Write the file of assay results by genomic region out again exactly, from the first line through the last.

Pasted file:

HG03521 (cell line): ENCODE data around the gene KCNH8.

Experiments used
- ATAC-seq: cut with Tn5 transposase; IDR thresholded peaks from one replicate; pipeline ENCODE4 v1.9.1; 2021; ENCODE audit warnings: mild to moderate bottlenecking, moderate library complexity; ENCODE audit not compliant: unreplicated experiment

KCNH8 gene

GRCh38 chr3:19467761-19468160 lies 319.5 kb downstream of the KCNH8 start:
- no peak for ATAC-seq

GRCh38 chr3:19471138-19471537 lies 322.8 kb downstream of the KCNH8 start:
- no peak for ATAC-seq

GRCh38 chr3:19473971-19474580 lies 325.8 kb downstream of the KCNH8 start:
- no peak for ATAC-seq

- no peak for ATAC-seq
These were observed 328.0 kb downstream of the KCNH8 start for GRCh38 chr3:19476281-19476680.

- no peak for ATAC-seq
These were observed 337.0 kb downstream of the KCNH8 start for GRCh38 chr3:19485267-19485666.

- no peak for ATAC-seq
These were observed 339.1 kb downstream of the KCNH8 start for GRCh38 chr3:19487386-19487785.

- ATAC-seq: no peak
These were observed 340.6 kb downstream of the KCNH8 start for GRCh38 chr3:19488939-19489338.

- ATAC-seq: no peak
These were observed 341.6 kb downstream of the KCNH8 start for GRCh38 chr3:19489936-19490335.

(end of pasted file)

HG03521 (cell line): ENCODE data around the gene KCNH8.

Experiments used
- ATAC-seq: cut with Tn5 transposase; IDR thresholded peaks from one replicate; pipeline ENCODE4 v1.9.1; 2021; ENCODE audit warnings: mild to moderate bottlenecking, moderate library complexity; ENCODE audit not compliant: unreplicated experiment

KCNH8 gene

GRCh38 chr3:19467761-19468160 lies 319.5 kb downstream of the KCNH8 start:
- no peak for ATAC-seq

GRCh38 chr3:19471138-19471537 lies 322.8 kb downstream of the KCNH8 start:
- no peak for ATAC-seq

GRCh38 chr3:19473971-19474580 lies 325.8 kb downstream of the KCNH8 start:
- no peak for ATAC-seq

- no peak for ATAC-seq
These were observed 328.0 kb downstream of the KCNH8 start for GRCh38 chr3:19476281-19476680.

- no peak for ATAC-seq
These were observed 337.0 kb downstream of the KCNH8 start for GRCh38 chr3:19485267-19485666.

- no peak for ATAC-seq
These were observed 339.1 kb downstream of the KCNH8 start for GRCh38 chr3:19487386-19487785.

- ATAC-seq: no peak
These were observed 340.6 kb downstream of the KCNH8 start for GRCh38 chr3:19488939-19489338.

- ATAC-seq: no peak
These were observed 341.6 kb downstream of the KCNH8 start for GRCh38 chr3:19489936-19490335.